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Wilco: Star Wars Review

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Wilco: <i>Star Wars</i> Review

Wilco’s switcheroo with Yankee Hotel Foxtrot has become the stuff of rock ‘n’ roll lore, as it should be. Selling an album back to the company that paid you to make it in the first place seemed like a long-awaited comeuppance for conglomerate-owned labels and pretty much set the tone for music-biz chicanery in the 2000s. Less legendary but perhaps even more important is what Wilco did next: They streamed their new album for free on their website. At the time it was shocking: No one will buy the album, naysayers neighed, if they’ve already heard it. But the strategy ultimately worked: Yankee Hotel Foxtrot not only was the band’s best-selling album to date, but it cemented Wilco’s reputation as one of post-9/11 America’s most relevant and perhaps most important bands.

Fourteen years later, Wilco have taken the next logical step. They’ve released their ninth album for free on that same website. It’s been done before, of course, but outside of mixtapes, experimental one-offs, and pay-what-you-will outliers, few gratis albums have been quite as high-profile as Star Wars. No one will buy the album, said exactly nobody, because nobody buys albums in 2014. Although it no longer seems like such a reckless commercial strategy, it may prove both smart and prescient for a band still touring heavily and for an industry still adapting to new technology. For one thing, the vinyl edition is slate for a fall release, which means Star Wars ought to be fresh in critics’ minds and high on year-end lists. For another, it churns up some excitement for a band that hasn’t been exciting for a while now.

From its first discordant chords, Star Wars reintroduces a band that is toying with its own legacy. “EKG” is one minute, 15 seconds of jagged guitar notes, and on top of that it’s called “EKG.” It plays like a pretty withering parody of the migraine-soundtracking guitar spazz-outs that all but defined their 2004 album a ghost is born. Once the actual songs kick in, Wilco sound spryer, looser, livelier, wittier, and more fun than they have in years. And when was the last time anyone used “fun” to describe this serious band?

As early as 1997’s Being There, they’ve trafficked in major statements and event albums, as though their job demanded a certain gravity. As Jeff Tweedy’s songwriting has grown less linear and more impressionistic, the former alt-country band’s sound has expanded to encompass sounds and styles once relegated to the avant-garde margins: drone, motorik beats, distortion, dissonance, musique concrète. Even when they dug into sunny ‘60s pop on Summerteeth or toyed with in-joke self-referentiality on Wilco (The Album), the results were never what you would call light-hearted.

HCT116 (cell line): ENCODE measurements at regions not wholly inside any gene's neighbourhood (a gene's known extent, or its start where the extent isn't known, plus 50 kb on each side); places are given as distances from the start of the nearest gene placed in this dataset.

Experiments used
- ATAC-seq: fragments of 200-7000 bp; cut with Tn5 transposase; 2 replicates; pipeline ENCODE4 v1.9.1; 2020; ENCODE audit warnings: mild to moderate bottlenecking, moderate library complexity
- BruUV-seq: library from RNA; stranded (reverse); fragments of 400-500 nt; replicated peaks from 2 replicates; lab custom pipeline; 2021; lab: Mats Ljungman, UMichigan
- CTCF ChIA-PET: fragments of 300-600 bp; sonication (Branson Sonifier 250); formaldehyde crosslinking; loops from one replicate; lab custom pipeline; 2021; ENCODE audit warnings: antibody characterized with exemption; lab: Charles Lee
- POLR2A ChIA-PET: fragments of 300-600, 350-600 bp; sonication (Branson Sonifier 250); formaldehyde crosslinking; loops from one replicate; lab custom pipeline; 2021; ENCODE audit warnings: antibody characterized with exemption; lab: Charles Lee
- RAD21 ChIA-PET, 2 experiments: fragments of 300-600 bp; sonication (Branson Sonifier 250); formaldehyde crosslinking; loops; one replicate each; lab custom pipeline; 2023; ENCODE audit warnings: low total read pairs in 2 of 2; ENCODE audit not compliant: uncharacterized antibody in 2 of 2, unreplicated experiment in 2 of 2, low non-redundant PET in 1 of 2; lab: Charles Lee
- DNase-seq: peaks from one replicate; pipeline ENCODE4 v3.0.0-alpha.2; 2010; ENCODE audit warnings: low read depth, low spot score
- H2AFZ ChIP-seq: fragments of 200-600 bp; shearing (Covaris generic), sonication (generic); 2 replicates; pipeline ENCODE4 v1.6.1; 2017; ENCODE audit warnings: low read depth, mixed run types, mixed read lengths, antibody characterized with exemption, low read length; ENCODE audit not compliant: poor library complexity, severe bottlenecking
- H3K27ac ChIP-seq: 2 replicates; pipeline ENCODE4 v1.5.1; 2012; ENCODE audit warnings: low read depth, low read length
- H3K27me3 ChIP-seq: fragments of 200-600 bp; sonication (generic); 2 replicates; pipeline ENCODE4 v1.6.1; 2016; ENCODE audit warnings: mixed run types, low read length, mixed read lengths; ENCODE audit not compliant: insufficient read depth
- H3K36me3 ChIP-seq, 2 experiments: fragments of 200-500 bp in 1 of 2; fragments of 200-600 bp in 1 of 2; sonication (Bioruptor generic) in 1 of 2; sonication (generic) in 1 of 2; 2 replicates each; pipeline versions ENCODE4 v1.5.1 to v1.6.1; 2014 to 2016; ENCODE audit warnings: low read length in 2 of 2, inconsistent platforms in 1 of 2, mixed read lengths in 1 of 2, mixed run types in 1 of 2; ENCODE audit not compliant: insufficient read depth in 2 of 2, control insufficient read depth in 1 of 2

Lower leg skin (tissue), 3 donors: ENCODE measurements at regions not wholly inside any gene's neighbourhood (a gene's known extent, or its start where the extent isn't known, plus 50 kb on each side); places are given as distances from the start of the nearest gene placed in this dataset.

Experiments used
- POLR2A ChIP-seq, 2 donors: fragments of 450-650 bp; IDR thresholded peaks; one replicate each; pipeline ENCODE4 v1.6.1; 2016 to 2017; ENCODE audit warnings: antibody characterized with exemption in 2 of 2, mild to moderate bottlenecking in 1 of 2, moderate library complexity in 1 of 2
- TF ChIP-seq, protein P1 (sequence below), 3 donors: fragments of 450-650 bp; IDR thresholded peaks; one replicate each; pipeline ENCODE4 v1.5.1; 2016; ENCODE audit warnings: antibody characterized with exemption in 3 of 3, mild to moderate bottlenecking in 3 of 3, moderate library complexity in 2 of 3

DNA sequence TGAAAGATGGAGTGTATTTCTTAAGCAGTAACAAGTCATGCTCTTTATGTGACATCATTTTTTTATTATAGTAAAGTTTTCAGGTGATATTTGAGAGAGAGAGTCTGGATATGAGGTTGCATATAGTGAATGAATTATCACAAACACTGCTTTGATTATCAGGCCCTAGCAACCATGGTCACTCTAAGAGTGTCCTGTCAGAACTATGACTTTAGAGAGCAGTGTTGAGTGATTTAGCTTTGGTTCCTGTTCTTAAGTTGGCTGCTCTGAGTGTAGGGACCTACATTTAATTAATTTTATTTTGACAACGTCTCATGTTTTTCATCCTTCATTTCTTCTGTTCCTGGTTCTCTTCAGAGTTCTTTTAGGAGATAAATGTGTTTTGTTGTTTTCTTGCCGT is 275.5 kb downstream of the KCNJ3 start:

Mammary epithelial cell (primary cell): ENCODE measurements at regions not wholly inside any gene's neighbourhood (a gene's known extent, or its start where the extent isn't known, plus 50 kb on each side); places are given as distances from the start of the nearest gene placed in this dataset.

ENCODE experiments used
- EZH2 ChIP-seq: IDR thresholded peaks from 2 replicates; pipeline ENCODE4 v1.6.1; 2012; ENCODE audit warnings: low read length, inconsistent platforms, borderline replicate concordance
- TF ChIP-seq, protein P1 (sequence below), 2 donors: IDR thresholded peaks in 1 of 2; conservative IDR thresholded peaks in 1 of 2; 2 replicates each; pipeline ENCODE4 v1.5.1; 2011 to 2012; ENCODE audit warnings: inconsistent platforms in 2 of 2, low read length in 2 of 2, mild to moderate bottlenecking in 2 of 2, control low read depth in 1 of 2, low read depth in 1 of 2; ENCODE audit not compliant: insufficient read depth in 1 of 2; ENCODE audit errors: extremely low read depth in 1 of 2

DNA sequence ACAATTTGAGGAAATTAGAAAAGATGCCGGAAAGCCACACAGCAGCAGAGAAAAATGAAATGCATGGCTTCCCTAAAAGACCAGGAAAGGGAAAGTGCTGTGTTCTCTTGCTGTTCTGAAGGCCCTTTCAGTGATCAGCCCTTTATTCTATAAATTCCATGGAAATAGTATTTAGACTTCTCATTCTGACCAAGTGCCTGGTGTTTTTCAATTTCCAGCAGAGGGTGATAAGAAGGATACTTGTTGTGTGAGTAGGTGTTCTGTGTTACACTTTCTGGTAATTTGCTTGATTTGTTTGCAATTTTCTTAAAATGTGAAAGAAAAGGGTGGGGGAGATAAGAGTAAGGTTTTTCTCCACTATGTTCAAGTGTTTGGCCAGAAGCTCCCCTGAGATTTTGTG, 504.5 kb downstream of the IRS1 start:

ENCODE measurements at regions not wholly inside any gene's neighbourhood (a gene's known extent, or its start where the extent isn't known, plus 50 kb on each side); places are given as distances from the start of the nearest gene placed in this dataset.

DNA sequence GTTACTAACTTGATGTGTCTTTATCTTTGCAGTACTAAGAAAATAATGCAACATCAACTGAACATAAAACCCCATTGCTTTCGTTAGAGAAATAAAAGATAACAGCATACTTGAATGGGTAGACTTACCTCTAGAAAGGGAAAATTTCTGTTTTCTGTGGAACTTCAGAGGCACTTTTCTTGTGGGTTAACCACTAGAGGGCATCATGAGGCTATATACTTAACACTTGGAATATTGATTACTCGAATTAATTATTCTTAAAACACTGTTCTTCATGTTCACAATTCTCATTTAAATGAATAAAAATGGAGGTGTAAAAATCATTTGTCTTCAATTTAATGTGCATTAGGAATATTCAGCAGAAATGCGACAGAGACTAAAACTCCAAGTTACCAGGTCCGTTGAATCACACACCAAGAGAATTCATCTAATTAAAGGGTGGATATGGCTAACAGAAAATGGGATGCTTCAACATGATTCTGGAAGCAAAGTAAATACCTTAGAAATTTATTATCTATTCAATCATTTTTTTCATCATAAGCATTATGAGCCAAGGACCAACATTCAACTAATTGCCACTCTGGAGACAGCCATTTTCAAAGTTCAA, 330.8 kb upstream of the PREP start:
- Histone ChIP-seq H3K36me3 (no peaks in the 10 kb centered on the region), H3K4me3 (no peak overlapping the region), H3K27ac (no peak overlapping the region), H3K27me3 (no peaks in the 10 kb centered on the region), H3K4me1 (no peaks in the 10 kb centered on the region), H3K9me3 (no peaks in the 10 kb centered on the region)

Star Wars incorporates all of that into its 10 songs (nine, if you discount “EKG”), yet the results are somehow much different. They make “tossed-off” and “slight” sound like the utmost virtues, and most of these songs sound like they were recorded in real time, a handful musicians gathered in a circle at Pieholden Suite in Chicago. “More…” and “Pickled Ginger” are loose in a way that sounds unrehearsed, with the rhythm section recalling the slack dynamic of early Pavement. They play with the tenacity of teenagers in the garage, and Tweedy even sounds slightly stoned on “The Joke Explained,” as though he’s slightly suspicious of the very lyrics he’s penned.

Perhaps that pricetag isn’t a business strategy at all, but an extension of the album’s deepest concerns: a means of reinforcing its themes of distraction and creativity. From its meme-derived cover to its pop-cultural album title (Star Wars is apparently an obscure ‘70s sci-fi flick, but there’s not much on the web about it), this is a record about the nature of art—or, more precisely, about the petty distractions that cloud our brightest ideas and our closest relationships. Even the breeziest songs are shot through with a jittery unease, as though language might fail Tweedy at any minute. “Here, lonely in the coldest night,” he muses over the caffeinated industrial groove of “Random Name Generator.” “Somebody hold me in the diamond light. A narrator. Mr. Narrator.”

In other words, Jeff Tweedy is Jeff Tweedy’s best creation—or at least his most lifelike. Star Wars might sound too clever by half if a.) he didn’t take such obvious joy in the act of creation, and b.) he hadn’t been couching his songs in domestic and professional life for years now, even decades. Wilco’s two favorite subjects are what it means to be in a band and what it means to be in a family—and sometimes even Tweedy himself can’t tell the difference between them. Listening to Star Wars is a bit like dropping in on familiar characters, the “you” sounding like a family member or bandmate.

Especially on the second half of the album, Tweedy sounds wistful and resigned as he addresses the people in his life. “We’re so alone, we’re never alone,” he sings on “Where Do I Begin,” his voice sounding raw and ragged. “Why can’t I say something to make you well?” It’s hard to hear that line and not think of Tweedy’s wife, Susan Miller, and her recent diagnosis of lymphoma. And yet, Wilco always withhold much more than they divulge, so the line hangs in the air, never quite settled or specific. That sense of life being just beyond his control lends the album an unexpected emotional heft, which keeps you listening over and over, trying to unlock the essential mysteries of this curious little album.

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